The irritation from having to be polite to these people makes me hostile sometimes to even close friends online. Then of course the intrusion of family. I really feel a little sad for them. I don’t use my wall as a social network tool, I use it as a private writing diary to jot the most bizarre of ideas that flit briefly in my head. So I feel for them. I can imagine how it must feel to be normal and see my little nephew I had carried as a baby inquire about the sexual behaviour of Nigerians in a particular regime or see him upload pictures of women lying down (actually I would be delighted) and so I consider screening my content for their sake. Heck my grandpa is on FaceBook. At some point I would block them If I don’t shutdown my account entirely but then I would have to block the dozens of rude users who snoop into serious conversations I have with professionals in different fields of art. When the whole thing starts irking me I drop my phone and have a brief conversation with God. Many atheists believe I am a closet atheist, some Muslims believe I am secretly a Muslim and many Christians, probably all of the FaceBook Christian users believe I belong to some occult New Age sect. I don’t blame them. I am open to new ideas and things happening in the world after all if God really exists every ‘heresy’ is happening inside it. Which is another conundrum for Christians who really really want to welcome me into their domination so they can be open minded. How can I claim to believe in an Abrahamic religion and not ascribe a gender to God?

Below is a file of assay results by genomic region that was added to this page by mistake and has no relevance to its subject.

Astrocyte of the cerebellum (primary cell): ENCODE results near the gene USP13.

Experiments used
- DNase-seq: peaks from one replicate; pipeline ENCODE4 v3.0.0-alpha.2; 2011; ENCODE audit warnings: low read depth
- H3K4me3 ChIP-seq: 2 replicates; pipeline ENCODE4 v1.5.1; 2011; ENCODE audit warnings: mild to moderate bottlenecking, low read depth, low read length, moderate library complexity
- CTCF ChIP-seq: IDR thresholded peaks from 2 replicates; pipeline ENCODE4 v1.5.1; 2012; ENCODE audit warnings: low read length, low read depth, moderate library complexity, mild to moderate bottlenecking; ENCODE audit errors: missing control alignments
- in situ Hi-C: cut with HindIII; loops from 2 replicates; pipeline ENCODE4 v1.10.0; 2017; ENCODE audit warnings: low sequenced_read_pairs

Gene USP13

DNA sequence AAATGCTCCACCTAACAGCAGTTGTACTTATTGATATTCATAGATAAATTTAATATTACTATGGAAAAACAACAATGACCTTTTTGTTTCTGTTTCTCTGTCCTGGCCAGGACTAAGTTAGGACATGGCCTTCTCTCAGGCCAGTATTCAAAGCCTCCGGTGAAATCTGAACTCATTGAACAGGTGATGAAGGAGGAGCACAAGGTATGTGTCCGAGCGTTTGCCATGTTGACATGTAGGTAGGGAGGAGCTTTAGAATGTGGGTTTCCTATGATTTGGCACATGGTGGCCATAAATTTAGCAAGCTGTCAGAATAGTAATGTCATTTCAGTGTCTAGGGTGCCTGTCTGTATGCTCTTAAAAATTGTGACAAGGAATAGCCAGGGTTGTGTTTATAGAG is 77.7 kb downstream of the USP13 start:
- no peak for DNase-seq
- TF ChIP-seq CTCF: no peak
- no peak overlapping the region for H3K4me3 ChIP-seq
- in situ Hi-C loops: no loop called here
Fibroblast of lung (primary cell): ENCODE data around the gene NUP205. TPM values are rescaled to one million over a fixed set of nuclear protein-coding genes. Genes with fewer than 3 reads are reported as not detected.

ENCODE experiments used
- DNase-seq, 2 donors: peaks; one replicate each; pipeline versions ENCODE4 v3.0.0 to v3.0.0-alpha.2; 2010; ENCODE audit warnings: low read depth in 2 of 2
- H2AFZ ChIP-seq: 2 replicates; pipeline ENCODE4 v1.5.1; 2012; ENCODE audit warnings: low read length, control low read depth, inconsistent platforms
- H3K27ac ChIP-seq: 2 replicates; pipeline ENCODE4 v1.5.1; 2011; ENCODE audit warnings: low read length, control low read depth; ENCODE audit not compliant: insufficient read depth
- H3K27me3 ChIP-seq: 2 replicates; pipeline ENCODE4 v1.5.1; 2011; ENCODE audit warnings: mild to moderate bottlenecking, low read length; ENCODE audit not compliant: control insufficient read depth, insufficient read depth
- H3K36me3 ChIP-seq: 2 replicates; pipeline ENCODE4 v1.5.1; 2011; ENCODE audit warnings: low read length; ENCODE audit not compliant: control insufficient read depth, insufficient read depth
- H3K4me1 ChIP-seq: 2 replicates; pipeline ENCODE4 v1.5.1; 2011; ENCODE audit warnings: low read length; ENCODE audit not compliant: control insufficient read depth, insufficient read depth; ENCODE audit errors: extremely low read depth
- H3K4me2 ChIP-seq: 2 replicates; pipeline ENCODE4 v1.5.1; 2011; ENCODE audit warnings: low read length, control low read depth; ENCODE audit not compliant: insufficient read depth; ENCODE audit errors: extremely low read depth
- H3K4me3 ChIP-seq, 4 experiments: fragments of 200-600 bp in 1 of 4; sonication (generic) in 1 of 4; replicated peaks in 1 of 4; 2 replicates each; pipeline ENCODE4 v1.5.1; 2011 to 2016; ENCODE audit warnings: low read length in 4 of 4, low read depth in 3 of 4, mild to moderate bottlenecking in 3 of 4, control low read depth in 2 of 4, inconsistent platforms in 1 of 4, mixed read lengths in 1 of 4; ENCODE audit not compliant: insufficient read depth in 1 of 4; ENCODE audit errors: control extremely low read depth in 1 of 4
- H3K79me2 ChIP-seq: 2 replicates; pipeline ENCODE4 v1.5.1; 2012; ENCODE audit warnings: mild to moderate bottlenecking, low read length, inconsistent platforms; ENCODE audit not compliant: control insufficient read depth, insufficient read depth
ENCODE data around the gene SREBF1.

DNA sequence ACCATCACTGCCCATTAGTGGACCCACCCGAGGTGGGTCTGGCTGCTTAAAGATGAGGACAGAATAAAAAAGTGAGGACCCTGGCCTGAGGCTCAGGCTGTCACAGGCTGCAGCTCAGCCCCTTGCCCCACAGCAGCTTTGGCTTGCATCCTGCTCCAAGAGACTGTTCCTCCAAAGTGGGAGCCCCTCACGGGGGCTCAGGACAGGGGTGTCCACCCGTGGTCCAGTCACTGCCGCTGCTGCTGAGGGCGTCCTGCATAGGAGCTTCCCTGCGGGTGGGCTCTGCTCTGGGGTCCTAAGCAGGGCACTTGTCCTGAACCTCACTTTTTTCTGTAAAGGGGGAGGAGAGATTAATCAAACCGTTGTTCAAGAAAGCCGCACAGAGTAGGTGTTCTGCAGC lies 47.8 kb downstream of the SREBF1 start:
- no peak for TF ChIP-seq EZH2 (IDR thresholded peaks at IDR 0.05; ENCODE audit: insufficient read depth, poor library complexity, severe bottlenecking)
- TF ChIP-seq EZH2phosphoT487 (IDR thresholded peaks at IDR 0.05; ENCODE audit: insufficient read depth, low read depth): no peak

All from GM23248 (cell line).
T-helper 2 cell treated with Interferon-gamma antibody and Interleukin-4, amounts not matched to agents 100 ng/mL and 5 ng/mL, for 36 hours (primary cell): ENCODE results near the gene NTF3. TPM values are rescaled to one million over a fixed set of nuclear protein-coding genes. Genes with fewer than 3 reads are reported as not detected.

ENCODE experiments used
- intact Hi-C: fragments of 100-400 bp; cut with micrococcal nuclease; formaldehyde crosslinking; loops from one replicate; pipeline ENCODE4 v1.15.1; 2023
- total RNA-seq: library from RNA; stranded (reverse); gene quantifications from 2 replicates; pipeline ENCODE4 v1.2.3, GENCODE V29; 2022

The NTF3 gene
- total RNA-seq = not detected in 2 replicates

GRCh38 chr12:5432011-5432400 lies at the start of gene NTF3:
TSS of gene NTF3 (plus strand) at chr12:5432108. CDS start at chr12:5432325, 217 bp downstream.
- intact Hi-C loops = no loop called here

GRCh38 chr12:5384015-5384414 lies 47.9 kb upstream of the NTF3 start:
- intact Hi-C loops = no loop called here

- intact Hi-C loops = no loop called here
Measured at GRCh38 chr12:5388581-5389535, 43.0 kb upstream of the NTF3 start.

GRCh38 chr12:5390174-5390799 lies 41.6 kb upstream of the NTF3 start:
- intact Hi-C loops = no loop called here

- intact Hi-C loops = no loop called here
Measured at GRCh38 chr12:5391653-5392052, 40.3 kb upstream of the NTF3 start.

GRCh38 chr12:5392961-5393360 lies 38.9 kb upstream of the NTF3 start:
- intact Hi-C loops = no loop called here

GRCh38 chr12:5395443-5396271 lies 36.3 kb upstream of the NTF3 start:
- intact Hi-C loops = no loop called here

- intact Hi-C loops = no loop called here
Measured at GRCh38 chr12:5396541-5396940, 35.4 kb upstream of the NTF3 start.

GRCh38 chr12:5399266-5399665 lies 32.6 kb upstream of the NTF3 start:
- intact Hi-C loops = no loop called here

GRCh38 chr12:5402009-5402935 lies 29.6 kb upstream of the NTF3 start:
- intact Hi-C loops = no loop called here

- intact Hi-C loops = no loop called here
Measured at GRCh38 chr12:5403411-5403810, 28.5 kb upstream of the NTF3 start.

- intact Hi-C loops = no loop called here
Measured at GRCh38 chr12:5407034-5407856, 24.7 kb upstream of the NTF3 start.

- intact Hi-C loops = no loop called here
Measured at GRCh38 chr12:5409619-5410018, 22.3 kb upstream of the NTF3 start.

It is really morning now and half stories, unfinished on paper, half-typed in somebody’s laptop and undeveloped flit in my head. Whichever I choose would make me guilty of leaving the other. I choose one out of duty (usually an article or piece I have been asked to write like this one) I may start strong  but the trail of my idea eventually evaporates with the morning then I get stuck somewhere. That’s where I am now, stuck at the brink of the quarter of a century; living with a family, too many half finished ideas and projects, a mind that is happiest when away from my body, some causes for celebration here and there. Maybe I am getting better at living in this body I don’t demand too much from it anymore, at least not beyond today, not beyond now. The future doesn’t owe me anything, not even a short story prize or book deal so I am learning to not feel entitled to it. Which is why I am distressed when people tell me ‘you will be the next so so and so’ or ‘do and win Nobel for us’ the only thing I should be thinking about is my story, the body of stories I am to leave behind when breath leaves me, that sentence I am to write now. Breakfast will soon be ready. I really am lucky to be in the clan of Chinelo Okparanta who writes best in the morning. By dusk my brain will be a tired mess. I look for a quiet part of the house with my jotter and pen. Then I start to write. 

TJ Benson is a short story writer and creative photographer. His work has appeared online and in print journals. He loves cake, pasta and wine.


One thought on “On Writing (An Essay by Tj Benson) 

Leave a Reply

Fill in your details below or click an icon to log in:

WordPress.com Logo

You are commenting using your WordPress.com account. Log Out /  Change )

Google+ photo

You are commenting using your Google+ account. Log Out /  Change )

Twitter picture

You are commenting using your Twitter account. Log Out /  Change )

Facebook photo

You are commenting using your Facebook account. Log Out /  Change )


Connecting to %s